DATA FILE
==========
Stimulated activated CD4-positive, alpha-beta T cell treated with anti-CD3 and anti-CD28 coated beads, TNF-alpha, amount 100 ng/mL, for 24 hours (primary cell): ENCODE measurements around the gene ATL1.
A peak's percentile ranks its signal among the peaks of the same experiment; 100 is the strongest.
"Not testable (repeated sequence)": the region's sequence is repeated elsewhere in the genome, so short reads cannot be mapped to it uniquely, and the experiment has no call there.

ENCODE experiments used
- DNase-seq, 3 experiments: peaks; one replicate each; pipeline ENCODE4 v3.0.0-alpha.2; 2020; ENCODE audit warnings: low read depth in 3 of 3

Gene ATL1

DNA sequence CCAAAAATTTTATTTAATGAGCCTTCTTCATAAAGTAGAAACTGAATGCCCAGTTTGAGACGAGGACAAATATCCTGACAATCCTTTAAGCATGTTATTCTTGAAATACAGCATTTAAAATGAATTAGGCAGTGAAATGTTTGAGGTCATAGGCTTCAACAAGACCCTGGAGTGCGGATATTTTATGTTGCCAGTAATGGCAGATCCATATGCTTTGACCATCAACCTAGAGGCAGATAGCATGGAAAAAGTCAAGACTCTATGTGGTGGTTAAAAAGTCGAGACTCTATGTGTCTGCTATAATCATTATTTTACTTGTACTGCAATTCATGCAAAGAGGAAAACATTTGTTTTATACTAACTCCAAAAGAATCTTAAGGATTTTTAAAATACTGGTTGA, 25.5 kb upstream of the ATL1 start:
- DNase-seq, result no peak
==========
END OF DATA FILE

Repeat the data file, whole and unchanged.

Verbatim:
Stimulated activated CD4-positive, alpha-beta T cell treated with anti-CD3 and anti-CD28 coated beads, TNF-alpha, amount 100 ng/mL, for 24 hours (primary cell): ENCODE measurements around the gene ATL1.
A peak's percentile ranks its signal among the peaks of the same experiment; 100 is the strongest.
"Not testable (repeated sequence)": the region's sequence is repeated elsewhere in the genome, so short reads cannot be mapped to it uniquely, and the experiment has no call there.

ENCODE experiments used
- DNase-seq, 3 experiments: peaks; one replicate each; pipeline ENCODE4 v3.0.0-alpha.2; 2020; ENCODE audit warnings: low read depth in 3 of 3

Gene ATL1

DNA sequence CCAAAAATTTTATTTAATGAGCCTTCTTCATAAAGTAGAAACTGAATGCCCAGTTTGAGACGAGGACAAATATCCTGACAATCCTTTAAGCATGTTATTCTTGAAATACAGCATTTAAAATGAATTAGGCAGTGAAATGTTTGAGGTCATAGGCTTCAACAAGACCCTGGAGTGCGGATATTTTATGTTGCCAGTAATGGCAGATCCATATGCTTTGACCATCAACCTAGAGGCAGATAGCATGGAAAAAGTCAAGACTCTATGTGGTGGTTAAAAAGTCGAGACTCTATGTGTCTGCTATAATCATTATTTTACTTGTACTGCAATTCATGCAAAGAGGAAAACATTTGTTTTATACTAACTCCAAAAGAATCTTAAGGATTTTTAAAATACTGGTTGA, 25.5 kb upstream of the ATL1 start:
- DNase-seq, result no peak